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|Rolls-Royce Silver Wraith James Young Body|
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|Chassis number WHD 29 was delivered to the premises of Rolls-Royce at Lillie Hall, Seagrave Road, Fulham on 28th February 1950, then on to the coachbuilder James Young in London Road, Bromley where body number 1750, in design WR18, was fitted to the chassis the and on 23rd November 1950 the complete car was delivered, under the registration number LXB 287, to its first owner George Formby O.B.E.|
By the 1930’s, George was Britain’s biggest celebrity making records and films – between 1933 and 1946, he made no less than 20 films. This was earning him £100,000 a year when a family doctor earned around £1,000 a year and it delivered all the material possessions - yachts, houses, racehorses and of course, motor cars.
Always in the background, was Beryl and the yachts were all called Lady Beryl and the delivery note for this lovely Silver Wraith shows the address in Fairhaven near Blackpool with the house name “Beryldene”. Over the years, George and Beryl owned no less than 26 Rolls-Royce and Bentley motor cars. By comparison, Edward, Prince of Wales, owned just 11 cars from these marques.
In 1952, the car was sold to a Midlands confectioner, John Steventon – there are wonderful contemporary photographs in the history file that record Mr Steventon’s stewardship of the car. The registration changed to a personal number – JHS 1 – and in fact Mr Steventon owned JHS 2 and JHS 3 which variously adorned a Mark X Jaguar, a Pink Pontiac and a Triumph Herald – all faithfully photographed.
On Mr Steventon’s demise in 1970, the car was sold to a Mr Polochez, a Company Director of Hall Green in Birmingham. The registration numbers taking the showbiz route to Mr JH Saltzmann, the movie producer responsible James Bond films and the 1968 film, Battle of Britain.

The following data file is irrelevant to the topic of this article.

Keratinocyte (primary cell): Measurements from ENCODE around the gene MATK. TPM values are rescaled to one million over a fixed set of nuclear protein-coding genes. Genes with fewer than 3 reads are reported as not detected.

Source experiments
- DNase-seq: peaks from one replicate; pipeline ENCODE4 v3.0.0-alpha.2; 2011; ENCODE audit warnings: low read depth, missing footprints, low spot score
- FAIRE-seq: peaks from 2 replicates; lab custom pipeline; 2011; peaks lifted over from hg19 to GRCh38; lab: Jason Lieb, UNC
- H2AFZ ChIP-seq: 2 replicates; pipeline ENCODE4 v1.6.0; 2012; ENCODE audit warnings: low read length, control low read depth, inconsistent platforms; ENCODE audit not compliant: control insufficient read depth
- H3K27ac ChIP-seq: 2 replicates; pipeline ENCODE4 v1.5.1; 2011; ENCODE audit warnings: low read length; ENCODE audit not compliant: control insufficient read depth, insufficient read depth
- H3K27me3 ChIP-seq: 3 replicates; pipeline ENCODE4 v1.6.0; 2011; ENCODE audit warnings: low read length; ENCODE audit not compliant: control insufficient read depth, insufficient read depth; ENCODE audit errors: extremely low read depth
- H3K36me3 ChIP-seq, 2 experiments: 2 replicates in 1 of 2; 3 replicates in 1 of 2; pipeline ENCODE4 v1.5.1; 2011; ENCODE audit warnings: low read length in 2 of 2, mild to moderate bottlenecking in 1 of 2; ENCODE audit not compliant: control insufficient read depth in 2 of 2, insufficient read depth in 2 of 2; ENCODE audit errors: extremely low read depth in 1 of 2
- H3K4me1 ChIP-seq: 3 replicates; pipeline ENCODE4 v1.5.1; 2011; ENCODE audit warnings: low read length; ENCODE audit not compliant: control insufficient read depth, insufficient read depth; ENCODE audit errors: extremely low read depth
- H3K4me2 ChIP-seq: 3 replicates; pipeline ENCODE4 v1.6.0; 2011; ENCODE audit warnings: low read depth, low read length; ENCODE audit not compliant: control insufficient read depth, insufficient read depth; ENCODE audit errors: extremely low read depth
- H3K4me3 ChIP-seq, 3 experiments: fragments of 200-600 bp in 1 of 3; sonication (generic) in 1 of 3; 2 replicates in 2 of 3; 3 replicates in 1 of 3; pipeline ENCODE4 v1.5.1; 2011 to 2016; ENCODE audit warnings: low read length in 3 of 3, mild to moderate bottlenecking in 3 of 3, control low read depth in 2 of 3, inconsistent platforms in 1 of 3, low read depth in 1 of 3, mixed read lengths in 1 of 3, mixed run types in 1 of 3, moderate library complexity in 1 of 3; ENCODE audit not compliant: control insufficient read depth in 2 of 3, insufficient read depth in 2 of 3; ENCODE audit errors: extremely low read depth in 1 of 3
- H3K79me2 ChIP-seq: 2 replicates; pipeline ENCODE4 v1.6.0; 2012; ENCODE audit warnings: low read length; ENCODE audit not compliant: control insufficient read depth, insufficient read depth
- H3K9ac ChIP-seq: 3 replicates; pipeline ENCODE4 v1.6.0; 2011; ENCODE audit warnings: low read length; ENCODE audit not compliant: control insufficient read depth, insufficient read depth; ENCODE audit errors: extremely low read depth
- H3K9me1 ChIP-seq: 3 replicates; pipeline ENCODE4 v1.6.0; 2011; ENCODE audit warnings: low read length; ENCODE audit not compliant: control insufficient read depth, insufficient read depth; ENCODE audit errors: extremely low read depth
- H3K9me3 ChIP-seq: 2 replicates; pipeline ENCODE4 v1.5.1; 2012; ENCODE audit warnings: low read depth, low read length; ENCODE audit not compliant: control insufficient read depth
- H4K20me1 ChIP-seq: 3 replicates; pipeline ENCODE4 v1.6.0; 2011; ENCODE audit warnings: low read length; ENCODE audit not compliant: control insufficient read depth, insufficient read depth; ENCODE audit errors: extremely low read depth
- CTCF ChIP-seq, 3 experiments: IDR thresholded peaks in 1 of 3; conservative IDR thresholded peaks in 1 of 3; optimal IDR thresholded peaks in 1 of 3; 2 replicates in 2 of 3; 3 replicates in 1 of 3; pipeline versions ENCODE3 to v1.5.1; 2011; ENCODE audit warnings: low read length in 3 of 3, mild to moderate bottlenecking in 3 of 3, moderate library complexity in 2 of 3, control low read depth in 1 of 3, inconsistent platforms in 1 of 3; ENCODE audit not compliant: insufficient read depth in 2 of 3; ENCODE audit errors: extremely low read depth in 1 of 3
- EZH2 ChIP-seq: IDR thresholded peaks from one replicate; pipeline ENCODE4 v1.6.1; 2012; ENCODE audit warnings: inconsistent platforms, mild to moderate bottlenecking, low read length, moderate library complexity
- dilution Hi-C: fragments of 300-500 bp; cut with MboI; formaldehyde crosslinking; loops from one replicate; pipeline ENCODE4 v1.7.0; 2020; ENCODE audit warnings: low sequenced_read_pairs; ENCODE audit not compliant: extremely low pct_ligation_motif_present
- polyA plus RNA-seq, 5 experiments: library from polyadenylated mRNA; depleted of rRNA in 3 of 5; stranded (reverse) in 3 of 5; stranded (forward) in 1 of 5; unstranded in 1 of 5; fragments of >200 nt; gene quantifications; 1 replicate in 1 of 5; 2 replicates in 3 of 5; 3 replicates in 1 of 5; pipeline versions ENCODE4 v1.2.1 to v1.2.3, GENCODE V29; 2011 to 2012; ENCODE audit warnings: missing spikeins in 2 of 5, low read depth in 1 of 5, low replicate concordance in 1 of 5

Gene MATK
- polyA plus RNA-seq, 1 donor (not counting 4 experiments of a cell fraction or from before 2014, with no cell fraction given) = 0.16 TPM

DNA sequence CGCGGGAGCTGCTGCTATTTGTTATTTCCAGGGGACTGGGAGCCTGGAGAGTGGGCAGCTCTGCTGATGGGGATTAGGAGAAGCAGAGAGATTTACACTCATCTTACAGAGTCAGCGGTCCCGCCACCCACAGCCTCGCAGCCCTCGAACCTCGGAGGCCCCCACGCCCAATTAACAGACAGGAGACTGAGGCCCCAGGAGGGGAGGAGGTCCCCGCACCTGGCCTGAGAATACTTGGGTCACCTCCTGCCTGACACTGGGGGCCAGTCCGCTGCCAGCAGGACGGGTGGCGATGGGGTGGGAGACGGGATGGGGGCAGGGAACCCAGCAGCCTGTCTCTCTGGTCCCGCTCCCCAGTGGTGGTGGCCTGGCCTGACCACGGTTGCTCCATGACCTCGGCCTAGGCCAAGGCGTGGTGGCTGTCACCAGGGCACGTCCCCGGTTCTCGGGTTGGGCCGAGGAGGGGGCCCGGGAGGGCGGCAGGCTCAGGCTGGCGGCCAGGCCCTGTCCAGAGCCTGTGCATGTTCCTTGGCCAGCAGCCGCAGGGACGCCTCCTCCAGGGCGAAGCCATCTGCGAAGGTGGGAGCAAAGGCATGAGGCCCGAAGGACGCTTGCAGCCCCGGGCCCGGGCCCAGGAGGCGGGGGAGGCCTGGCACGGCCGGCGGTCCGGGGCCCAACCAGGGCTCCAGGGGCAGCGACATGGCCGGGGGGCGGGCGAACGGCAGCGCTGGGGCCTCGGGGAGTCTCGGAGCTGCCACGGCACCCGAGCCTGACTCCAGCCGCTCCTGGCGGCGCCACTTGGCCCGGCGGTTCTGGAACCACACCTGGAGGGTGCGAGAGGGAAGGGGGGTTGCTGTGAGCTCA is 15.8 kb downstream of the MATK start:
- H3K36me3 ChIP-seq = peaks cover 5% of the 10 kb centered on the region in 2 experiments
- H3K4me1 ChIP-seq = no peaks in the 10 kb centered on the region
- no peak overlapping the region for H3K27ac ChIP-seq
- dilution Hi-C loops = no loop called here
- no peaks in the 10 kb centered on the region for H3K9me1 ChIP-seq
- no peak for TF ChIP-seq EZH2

In 1972, an enthusiastic young stockbroker, advised by a Rolls-Royce owning friend that he hadn’t made it until he owned a Rolls-Royce, acquired WHD 29 for the princely sum of £3,400 – his total annual bonus. But “he had made it” in every way.
Wholly unaware of the provenance of the car, he decided, in 1989, to undertake a thorough restoration of the car and, at the same time, dig into the history of the car through the services of the Rolls-Royce Enthusiasts Club (R-REC).
He was delighted to find that the first owner had been a childhood hero but had a major wobble when he realized just how much the thorough restoration of his beloved Rolls- Royce was costing.
The total costs exceeded £80,000 but it is an investment that has seen rewards in Concours events with R-REC and happiness in its use at many weddings where it has always proved a hit.
Maintained continually by Rolls-Royce specialists since the restoration, the last invoice on file was in June 2011 from Jack Barclay and its £5,000 total is reflective of this owner’s continued cherished view of his Rolls-Royce.
After nearly 40 years of ownership, the owner has decided that perhaps it is time to retire his driving gloves and entrust the stewardship of this lovely car to someone new.
A hugely detailed restoration with subsequent thorough maintenance should be enough for a collector – but the knowledge that the first owner was one of Britain’s best loved entertainers in the twentieth century can only add to its appeal, and its value
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